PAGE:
Translation Competence: Research Data in Multilateral and Interprofessional Collaborative Learning

Translation Competence: Research Data in Multilateral and Interprofessional Collaborative Learning

Sonia Vandepitte (Universiteit Gent, Belgium), Birthe Mousten (Aarhus Universitet, Denmark), Bruce Maylath (North Dakota State University, USA), Suvi Isohella (Vasa Universitet/Vaasan Yliopisto, Finland), Maria Teresa Musacchio (Università degli Studi di Padova, Italy) and Giuseppe Palumbo (Università degli Studi di Trieste, Italy)
Copyright: © 2018 |Pages: 24
DOI: 10.4018/978-1-5225-5652-7.ch016


After Kiraly (2000) introduced the collaborative form of translation in classrooms, Pavlović (2007), Kenny (2008), and Huertas Barros (2011) provided empirical evidence that testifies to the impact of collaborative learning. This chapter sets out to describe the collaborative forms of learning at different stages in the translation processes in the Trans-Atlantic and Pacific Project, a long-term cross-cultural virtual team. It describes the forms of collaborative learning practised in this multilateral international project in technical communication and translator training programmes and explores the empirical data that the project may provide for future research into learning translation.
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This chapter seeks to explore the empirical evidence that may show that collaboration is an appropriate means to acquire higher levels of translation competences and that learning is taking place to the extent desirable in translation training programmes. The sections to follow illustrate various stages and activities in the translation event (a notion adopted from Toury, 1995/2012), in which the students’ learning has been programmed as a collaborative activity, and relate them to diverse competences that translation students in the 21st century need to develop beyond the obvious linguistic, technological and social ones (cf., the various translation competence and translation training models as in PACTE [2003]; Kelly [2005, p. 64]; EMT Expert Group [2009]; Way [2008, p. 90], Göpferich [2009]; Angelone [2013]). Various types of empirical data are discussed, with potential paths outlined for investigating how students can acquire translation competences more effectively.

Launched in the 1999-2000 academic year as the Trans-Atlantic Project and redubbed the Trans-Atlantic & Pacific Project (TAPP) when China was added in 2014, TAPP has developed into a higher educational network of bilateral writing-translation projects (since 2000), bilateral translation-editing projects (since 2001), and multilateral projects (since 2010). By 2014, the TAPP network had, over time, connected classes in writing, usability testing and/or translation at three universities in the U.S., three in Italy, two each in Belgium and Portugal, and one each in Austria, China, Denmark, Finland, France, Kenya, Russia and Spain, involving scores of instructors and thousands of students. TAPP’s main aim is twofold: 1) to provide students with a simulated professional environment, and 2) to share insights into collaborative writing and translation, and how to overcome cultural differences.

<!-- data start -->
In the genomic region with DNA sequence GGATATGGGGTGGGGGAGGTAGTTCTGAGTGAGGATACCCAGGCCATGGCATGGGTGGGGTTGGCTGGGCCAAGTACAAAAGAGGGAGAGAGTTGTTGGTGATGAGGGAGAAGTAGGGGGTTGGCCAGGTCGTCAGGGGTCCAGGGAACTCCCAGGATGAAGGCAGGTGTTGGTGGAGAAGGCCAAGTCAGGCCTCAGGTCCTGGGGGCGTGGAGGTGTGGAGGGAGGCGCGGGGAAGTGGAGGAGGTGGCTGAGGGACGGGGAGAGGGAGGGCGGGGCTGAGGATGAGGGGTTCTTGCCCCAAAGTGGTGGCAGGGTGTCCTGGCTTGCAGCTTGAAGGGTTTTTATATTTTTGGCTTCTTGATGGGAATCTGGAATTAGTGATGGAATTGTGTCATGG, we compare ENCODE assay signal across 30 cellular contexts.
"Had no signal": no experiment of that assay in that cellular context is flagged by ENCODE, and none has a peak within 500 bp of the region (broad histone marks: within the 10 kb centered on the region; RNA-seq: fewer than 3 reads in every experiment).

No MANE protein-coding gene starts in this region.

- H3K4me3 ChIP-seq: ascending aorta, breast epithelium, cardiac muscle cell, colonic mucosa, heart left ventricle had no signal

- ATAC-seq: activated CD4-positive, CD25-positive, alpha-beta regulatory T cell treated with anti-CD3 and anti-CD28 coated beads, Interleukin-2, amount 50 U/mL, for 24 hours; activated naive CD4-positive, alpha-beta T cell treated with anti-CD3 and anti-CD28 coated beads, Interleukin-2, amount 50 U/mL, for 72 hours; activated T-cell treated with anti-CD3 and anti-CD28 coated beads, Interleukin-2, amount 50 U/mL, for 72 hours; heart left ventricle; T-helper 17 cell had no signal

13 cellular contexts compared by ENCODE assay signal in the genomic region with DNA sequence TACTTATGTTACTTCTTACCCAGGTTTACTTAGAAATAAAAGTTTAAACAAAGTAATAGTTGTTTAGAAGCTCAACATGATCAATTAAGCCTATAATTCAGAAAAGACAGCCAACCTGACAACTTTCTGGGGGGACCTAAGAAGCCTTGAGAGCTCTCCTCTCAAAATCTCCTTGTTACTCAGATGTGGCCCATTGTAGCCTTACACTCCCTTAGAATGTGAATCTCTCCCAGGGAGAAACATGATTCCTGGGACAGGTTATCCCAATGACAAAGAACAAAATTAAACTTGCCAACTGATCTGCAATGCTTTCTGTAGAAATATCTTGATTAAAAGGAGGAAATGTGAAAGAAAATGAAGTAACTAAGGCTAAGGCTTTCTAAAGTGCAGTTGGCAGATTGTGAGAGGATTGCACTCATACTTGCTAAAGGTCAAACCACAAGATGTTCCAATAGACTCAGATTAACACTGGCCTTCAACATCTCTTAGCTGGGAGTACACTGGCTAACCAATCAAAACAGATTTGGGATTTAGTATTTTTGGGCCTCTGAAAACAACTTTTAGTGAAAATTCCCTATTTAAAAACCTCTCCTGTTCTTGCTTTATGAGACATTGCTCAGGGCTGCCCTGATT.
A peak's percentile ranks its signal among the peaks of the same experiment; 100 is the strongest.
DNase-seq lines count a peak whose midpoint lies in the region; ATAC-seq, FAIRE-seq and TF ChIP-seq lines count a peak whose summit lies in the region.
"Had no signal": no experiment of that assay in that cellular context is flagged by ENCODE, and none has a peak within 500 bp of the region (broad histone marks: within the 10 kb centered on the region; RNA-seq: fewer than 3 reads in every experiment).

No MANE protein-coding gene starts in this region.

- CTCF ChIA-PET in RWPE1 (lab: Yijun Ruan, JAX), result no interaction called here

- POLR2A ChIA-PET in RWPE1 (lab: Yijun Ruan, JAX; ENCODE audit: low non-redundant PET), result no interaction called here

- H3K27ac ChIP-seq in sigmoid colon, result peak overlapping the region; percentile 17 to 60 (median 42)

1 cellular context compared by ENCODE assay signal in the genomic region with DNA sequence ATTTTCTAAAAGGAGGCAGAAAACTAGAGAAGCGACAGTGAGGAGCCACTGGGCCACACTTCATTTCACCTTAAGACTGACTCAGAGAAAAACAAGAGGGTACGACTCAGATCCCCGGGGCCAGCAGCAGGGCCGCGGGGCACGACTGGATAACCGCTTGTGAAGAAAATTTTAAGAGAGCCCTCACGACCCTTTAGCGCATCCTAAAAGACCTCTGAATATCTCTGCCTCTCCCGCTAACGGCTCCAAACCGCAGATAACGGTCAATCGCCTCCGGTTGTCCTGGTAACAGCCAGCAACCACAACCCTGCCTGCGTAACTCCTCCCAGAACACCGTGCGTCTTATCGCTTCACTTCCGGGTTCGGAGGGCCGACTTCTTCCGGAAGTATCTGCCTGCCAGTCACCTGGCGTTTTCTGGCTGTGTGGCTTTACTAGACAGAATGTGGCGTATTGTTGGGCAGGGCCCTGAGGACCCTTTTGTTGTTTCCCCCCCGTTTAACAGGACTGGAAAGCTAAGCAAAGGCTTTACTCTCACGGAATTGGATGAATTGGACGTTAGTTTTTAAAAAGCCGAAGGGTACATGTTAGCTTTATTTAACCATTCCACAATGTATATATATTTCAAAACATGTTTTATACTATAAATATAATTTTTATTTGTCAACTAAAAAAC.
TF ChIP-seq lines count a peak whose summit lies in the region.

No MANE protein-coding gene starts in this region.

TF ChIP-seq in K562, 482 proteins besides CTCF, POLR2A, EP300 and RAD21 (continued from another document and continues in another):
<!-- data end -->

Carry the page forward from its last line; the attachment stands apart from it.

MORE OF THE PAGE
The typical bi-lateral writing/translation project involves a writing class in the U.S. and a translation class in Europe. For example, an intermediate or advanced translation student team receives a text, produced by an introductory technical writing course student, which contains instructions for a particular activity. The translation team may test the instructions, look up the terminology, ask questions of the technical writing student, translate and/or localize, and apply some quality assessment. In some groups, these questions and answers are filtered through a ‘project manager’ to better simulate real-world language industry dynamics. Readers interested in projects’ logistics and operations can find full descriptions, along with workflow charts and work breakdown structures in Humbley et al. (2005), Maylath et al. (2008) and Mousten et al. (2010b). The typical bilateral translation/editing project requires a European translation student to translate a published article and ask questions of her or his ‘native reviewer’ (sometimes called editor), a role which, to date, is taken up by a U.S.-based writing student who edits the translations for idiomatic American English and asks questions of the translator. In turn, a multilateral project can be either 1) a writing-translation project that involves co-authoring in Spain and the U.S., user-testing in English in the U.S. and Finland, and translation to Dutch, French and Italian, or 2) a translation-editing project with translations from Danish, Dutch and Italian to English, all followed by editing for idiomatic American English (Maylath, Vandepitte, et al., 2013; Maylath, King, & Arnò Maciá, 2013).

The beauty of the TAPP is that it combines translation trainees at different levels: advanced undergraduates at Trieste have worked with new graduate students at Padua, even as graduate students at Ghent and Paris are advanced. At the same time it connects students interculturally and interprofessionally, thereby mirroring real-life conditions. These most complex international learning-by-doing (Lesgold, 2001) projects closely resemble the complexity of international documentation workplaces of language service providers: cross-cultural virtual teams (CCVTs) need to process commissions and manage workflows and, in the fashion of Freire (2000), teachers’ guidance varies according to the task and learners.

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